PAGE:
Adventure Close to Home
With commitments and obligations keeping me in the city for a few months before the next long adventure, I’d been yearning to get out on the bike again.
The milder and warmer spring weather around Shanghai was beginning to provide excellent opportunities to get out on the bike for local adventures.
It was time to get out the bike and explore some of the sights in around the city to “see what could be seen.” After all, in China, a country with over five thousand years of written history, surely there was something to be discovered and explored.
Practically anywhere you go in China, the Chinese people have a rich, robust culture foreign to Westerners, which makes for interesting places to see and experience.
The Historic Water Town of Qibao
The afternoon’s destination was the ancient historic old water town of Qibao, or Seven Treasure Town, which dates back to about 960 AD.
The name Qibao Zhen or “Seven Treasure Town” comes from the Qibao Temple located in the town.
The ancient settlement can be traced back to circa 960 and to the Five Dynasties Period and Ten Kingdoms Period. and has seen the arrival and passage of the Song, Ming, and Qing Dynasties.
With the Shanghai metropolis bustling around the remnants of a small water town, the ride showed the promise of an excellent afternoon getaway.
Quiet Canals Along the Puhui River
Qibao, the closest of eight water towns located near Shanghai, is situated along the Puhui River in the Minhang District about 15 kilometers among the bustling suburbs just outside the Outer Ring to the west by southwest of the city center.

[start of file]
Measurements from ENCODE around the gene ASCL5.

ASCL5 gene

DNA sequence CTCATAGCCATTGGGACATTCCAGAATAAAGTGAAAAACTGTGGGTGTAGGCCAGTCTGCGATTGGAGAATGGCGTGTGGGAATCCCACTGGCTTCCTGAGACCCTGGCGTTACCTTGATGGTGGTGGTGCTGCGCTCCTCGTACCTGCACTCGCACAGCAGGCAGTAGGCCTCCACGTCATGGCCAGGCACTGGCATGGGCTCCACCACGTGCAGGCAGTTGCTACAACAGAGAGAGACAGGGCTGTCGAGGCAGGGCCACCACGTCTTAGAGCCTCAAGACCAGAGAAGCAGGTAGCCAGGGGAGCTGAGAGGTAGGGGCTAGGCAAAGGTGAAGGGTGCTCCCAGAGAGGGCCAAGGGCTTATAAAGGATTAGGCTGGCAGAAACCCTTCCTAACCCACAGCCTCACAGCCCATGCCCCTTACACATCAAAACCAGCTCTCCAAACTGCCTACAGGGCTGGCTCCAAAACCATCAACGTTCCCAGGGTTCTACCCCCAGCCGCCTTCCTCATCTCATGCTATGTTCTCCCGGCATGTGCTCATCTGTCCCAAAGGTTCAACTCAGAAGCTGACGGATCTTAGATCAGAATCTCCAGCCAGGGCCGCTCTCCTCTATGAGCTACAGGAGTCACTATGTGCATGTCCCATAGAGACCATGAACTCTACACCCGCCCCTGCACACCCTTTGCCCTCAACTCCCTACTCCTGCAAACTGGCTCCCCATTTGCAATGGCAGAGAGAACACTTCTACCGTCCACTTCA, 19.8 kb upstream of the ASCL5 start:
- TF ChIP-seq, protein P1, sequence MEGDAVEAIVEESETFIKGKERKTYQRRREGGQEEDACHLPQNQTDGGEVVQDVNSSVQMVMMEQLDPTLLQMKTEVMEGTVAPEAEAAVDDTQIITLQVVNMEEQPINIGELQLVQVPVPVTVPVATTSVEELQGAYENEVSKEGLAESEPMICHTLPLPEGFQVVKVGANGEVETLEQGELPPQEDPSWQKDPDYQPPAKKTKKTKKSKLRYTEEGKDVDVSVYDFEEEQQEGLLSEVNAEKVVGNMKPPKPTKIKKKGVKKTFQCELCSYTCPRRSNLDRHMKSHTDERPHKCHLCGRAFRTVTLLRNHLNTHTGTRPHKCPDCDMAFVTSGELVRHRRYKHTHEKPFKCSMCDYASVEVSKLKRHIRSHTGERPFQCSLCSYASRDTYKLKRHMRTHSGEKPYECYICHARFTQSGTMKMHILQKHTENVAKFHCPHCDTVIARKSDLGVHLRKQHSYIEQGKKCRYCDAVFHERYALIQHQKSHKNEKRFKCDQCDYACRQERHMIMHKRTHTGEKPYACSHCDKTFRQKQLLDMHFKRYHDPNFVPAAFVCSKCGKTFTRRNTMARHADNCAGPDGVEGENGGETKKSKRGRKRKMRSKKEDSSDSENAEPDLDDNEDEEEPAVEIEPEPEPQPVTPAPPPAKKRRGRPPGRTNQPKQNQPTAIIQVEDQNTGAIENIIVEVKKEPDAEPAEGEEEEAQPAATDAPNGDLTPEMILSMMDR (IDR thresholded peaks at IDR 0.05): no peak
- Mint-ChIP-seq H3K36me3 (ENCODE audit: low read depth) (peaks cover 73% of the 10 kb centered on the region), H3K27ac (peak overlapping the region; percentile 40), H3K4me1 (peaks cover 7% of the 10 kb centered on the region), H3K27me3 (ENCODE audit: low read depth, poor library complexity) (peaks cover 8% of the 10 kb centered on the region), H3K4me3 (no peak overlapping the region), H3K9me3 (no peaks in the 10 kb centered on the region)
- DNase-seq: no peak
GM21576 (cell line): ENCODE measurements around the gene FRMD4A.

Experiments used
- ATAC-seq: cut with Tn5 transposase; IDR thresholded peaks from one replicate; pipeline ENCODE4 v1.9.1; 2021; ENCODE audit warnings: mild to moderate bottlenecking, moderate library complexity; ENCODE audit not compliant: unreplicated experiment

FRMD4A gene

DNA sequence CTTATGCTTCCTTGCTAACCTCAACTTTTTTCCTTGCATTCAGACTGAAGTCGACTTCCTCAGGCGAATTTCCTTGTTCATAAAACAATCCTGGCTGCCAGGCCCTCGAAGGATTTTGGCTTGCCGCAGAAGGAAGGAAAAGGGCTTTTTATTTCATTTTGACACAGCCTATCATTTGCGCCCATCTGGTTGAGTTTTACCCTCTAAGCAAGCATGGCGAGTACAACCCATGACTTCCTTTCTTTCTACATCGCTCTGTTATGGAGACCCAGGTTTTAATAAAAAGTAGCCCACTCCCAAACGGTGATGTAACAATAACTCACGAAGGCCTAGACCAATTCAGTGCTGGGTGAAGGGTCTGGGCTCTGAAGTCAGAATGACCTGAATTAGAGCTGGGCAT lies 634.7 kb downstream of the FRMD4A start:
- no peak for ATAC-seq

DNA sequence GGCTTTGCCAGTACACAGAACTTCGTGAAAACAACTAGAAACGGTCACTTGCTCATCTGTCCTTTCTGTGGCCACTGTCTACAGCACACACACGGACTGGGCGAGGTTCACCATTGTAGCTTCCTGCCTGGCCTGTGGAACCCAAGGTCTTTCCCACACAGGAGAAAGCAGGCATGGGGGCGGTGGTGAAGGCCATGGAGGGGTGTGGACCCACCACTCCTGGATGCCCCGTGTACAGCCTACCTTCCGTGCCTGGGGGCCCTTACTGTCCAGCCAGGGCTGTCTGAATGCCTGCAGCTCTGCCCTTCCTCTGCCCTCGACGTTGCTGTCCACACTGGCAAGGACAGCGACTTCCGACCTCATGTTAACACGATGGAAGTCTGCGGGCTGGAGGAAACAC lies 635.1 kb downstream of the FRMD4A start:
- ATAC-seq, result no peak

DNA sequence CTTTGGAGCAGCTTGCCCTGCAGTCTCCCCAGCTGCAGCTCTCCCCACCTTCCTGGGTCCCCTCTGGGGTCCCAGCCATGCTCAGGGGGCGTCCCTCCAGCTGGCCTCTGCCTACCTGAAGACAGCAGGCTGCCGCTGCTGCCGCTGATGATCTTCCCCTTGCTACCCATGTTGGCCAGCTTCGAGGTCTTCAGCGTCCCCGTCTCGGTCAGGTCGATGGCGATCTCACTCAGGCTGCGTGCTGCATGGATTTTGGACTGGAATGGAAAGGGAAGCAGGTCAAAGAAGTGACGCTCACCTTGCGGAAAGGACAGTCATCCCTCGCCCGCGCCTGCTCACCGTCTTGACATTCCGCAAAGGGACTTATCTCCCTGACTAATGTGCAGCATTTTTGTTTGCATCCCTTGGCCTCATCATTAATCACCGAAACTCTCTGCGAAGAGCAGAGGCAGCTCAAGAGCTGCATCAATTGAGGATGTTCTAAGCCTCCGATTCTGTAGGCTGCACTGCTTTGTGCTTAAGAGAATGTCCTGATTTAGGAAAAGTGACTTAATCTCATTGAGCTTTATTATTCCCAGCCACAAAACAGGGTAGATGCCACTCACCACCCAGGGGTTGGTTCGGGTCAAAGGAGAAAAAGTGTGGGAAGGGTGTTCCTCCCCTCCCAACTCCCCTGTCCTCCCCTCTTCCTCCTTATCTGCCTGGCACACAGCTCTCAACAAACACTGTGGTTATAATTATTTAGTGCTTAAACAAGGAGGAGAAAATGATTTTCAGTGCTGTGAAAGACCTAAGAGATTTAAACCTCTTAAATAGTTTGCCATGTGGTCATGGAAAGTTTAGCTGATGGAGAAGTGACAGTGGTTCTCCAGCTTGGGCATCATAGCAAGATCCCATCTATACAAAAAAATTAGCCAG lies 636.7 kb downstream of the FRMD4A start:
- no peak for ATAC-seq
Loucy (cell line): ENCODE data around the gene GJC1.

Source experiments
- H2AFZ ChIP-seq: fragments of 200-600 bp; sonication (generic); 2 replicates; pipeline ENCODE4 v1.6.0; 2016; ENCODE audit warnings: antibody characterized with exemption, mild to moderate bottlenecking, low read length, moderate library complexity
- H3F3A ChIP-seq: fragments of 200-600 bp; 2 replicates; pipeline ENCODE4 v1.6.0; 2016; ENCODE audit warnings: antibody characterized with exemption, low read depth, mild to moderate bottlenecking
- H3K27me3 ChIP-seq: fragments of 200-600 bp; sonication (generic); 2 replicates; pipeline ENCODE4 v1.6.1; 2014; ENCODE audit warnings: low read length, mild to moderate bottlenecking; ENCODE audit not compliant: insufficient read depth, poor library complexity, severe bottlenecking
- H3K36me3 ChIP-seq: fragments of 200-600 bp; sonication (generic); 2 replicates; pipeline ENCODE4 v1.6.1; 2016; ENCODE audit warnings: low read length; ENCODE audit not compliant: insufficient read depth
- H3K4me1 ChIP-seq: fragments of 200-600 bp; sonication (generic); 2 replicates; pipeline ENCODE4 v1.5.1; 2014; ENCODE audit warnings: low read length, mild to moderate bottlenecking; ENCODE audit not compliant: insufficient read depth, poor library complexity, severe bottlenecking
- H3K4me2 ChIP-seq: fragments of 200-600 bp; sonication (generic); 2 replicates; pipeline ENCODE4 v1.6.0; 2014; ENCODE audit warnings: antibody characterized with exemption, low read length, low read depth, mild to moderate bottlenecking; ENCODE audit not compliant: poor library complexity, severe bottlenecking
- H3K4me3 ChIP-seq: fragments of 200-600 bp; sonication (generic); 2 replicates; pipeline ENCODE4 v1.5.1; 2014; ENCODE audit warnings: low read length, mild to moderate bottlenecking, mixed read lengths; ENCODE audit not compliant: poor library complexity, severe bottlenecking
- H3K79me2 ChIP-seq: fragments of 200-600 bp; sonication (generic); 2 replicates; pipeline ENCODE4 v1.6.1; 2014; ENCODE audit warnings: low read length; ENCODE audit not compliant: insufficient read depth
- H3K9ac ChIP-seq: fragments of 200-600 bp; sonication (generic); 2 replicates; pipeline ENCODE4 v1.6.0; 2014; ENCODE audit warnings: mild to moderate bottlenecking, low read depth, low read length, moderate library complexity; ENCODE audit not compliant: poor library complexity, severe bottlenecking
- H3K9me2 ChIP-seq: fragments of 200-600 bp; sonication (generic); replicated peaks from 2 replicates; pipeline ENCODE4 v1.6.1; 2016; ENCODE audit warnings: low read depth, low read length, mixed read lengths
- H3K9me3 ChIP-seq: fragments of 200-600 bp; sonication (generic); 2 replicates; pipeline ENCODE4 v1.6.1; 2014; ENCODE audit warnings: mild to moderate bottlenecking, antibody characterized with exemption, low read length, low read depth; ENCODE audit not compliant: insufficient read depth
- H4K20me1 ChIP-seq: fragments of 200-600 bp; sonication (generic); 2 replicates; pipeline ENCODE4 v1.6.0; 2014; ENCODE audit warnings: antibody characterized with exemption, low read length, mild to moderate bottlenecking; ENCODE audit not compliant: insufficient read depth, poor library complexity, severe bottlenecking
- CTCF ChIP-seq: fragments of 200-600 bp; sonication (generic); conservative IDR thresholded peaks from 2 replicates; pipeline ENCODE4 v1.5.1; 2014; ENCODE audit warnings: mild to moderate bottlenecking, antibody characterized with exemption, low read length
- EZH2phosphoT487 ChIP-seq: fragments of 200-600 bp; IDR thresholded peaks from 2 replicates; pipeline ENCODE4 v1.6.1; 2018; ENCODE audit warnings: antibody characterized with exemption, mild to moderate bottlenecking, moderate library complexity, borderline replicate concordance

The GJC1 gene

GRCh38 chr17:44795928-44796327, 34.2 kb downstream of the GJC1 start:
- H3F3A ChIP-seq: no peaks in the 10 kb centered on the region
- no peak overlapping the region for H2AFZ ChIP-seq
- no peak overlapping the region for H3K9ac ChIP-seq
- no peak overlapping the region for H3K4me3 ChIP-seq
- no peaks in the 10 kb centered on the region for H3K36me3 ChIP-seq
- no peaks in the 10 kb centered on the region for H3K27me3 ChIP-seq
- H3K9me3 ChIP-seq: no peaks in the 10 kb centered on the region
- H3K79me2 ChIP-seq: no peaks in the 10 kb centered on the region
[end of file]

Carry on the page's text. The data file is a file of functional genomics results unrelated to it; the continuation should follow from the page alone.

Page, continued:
Quiet streets free from heavy weekend tourist traffic made for great cruising and exploring on the bike. Local Chinese are generally very accepting of bicyclists as long as you’re minding your manners and showing a little courtesy to the pedestrians.
Popular with Chinese tourists, even in mid-week many can be found roaming the streets of Qibao, occasionally with a sprinkling of foreign travelers wandering about as well.
A living relic of ancient China, the little town offers well-preserved houses, gardens, shops, temples, and restaurants all constructed in traditional Chinese architecture that harkens back to the days of old Shanghai.
Narrow stone paved streets lined with small shops offering braised pork, hot tea, and other tasty snacks sure to please a hungry palette.
Pausing atop of the Puhui River Bridge makes for many scenic views along the waterway, which has been witness to so much commerce and now lies still, save for the occasional trash barge policing up any floating litter.
A Caffeine Stop for the Addicted
Starbucks is even getting in on the act with a coffee shop located on the perimeter of the Old Town. Those inclined to partake of a darker caffeinated brew can pull in for a quick shot of nectar before pedaling back to the city.
With the growing popularity of coffee in China, some sort of coffee shop can be found in most popular locations, making for pleasant stops along the way.
Adventure Need Not Be Far
When you can’t ride far, go local. Adventure and discovery needn’t be about vast distances. Just get on your bike and ride. Adventure’s often just a few pedal strokes away.